If you’re creating a video ad, 4GB file size is encouraged — and, for a photo, 30MG file size is suggested.
If you’re creating a video ad, the length can’t surpass 120 seconds. For a photo ad, five seconds is the default for how long the image will be shown.
Finally, the recommended resolution is 1080 x 1920, with a minimum dimension of 600 x 1067.
Instagram ads, including Instagram Story ads, cost between $0.70 to $1.00 per-click on average — although cost varies depending on industry, days of the week, time of year, targeted ages and sexes, ad placement, and plenty of other factors. In some cases, Instagram ads can exceed $5.00 per-click.
Fortunately, you have plenty of control over how much your ads cost by setting a pre-determined budget. You can choose your budget based on how much your company is willing to spend daily, or the total cost you’re willing to spend over a campaign’s lifecycle.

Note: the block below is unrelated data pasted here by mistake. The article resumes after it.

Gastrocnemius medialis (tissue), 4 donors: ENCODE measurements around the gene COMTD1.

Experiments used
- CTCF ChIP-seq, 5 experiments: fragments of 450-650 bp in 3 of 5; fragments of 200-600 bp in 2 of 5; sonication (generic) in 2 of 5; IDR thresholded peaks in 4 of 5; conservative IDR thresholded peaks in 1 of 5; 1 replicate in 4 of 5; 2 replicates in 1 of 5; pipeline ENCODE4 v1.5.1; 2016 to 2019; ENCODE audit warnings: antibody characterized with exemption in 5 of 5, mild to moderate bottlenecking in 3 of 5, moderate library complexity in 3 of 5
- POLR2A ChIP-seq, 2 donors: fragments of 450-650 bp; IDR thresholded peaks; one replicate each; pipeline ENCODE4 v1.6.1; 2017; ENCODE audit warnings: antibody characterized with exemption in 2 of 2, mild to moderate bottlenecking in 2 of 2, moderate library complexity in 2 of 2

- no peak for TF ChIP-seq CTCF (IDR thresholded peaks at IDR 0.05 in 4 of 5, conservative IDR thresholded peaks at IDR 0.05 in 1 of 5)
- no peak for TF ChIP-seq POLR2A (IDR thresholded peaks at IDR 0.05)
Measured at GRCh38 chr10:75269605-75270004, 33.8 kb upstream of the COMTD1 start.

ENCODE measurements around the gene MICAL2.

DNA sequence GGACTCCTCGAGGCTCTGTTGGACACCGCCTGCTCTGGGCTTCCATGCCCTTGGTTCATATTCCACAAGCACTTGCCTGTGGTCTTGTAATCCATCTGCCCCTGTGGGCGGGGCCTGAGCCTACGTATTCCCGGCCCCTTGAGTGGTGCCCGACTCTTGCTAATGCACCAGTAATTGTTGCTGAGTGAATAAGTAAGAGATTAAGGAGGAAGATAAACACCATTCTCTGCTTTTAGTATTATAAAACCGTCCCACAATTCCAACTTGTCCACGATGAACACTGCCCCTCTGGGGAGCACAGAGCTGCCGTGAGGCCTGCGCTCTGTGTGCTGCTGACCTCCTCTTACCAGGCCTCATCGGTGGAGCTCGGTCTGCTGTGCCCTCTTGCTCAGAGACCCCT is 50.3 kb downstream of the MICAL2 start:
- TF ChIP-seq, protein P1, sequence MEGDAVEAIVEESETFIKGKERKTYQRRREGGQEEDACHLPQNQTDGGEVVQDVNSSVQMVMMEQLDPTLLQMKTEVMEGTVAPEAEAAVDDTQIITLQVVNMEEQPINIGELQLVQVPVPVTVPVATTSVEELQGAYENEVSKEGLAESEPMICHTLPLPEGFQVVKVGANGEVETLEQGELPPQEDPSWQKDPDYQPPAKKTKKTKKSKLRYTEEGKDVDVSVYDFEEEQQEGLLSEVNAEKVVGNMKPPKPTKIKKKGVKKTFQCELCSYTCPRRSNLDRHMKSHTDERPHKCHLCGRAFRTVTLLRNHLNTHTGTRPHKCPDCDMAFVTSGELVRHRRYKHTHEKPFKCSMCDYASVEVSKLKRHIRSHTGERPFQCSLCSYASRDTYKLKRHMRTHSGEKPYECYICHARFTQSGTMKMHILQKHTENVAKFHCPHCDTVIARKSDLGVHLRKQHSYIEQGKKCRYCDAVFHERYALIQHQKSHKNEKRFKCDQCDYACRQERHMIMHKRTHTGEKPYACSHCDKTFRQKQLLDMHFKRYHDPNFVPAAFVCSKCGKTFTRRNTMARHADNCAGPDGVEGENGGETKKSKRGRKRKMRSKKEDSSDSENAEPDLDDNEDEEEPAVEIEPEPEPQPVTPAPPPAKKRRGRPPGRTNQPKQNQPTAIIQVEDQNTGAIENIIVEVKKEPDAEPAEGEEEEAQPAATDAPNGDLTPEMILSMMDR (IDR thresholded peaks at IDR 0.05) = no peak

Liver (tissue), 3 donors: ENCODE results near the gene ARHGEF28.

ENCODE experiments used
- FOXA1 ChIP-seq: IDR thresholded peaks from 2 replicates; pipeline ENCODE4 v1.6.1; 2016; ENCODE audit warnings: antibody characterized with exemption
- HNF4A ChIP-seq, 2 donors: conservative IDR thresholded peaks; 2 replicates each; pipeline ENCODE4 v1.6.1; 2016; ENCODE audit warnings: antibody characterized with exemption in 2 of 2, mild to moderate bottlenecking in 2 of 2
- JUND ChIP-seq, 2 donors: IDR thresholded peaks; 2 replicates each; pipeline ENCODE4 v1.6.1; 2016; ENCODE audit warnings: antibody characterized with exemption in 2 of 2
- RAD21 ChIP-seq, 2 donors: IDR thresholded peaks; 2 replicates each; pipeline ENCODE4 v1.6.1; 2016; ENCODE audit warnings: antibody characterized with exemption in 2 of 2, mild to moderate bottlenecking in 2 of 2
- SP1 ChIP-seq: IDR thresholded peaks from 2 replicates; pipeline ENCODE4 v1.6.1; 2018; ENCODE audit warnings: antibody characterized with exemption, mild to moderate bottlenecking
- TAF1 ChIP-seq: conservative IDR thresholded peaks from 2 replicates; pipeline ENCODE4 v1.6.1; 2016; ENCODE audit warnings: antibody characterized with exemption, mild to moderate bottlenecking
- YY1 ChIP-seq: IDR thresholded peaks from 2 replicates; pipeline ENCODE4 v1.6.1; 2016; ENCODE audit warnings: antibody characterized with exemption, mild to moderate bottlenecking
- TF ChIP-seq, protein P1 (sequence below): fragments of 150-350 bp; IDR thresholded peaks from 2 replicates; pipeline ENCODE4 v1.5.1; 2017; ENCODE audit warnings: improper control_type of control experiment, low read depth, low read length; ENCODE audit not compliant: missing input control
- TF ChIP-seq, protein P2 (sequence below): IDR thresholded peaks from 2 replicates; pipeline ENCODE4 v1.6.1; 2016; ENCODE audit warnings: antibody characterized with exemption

Below, I’ve collected a few impressive examples I found on my own Instagram Story feed. While most of these examples are bigger brand names, there are plenty of small-to-medium sized businesses using Instagram
Aveeno’s Instagram ads are clean and simple, with neutral colors — apart from the brand’s signature green — drawing attention to the brand’s daily moisturizer. The ad features a short clip of a hand pointing to a shopping cart, with a “Shop Now” swipe-up link. The ad focuses on the brand’s product and doesn’t distract with people, making it effective for anyone scrolling who’s in the mood to refill their moisturizer.
This is an example of an ad that felt tailored towards me, a 27-year-old female in the Boston area. First, the ad features a call-out to the Boston Celtics, immediately capturing my attention. Once I’m intrigued, the ad segues into a picture of their Lite drink, with the text, “Great taste, only 96 calories, 3.2G carbs”. In this example, the ad does a good job drawing my attention to the things I care about most: namely, low-calorie alternatives to beer (and Celtics).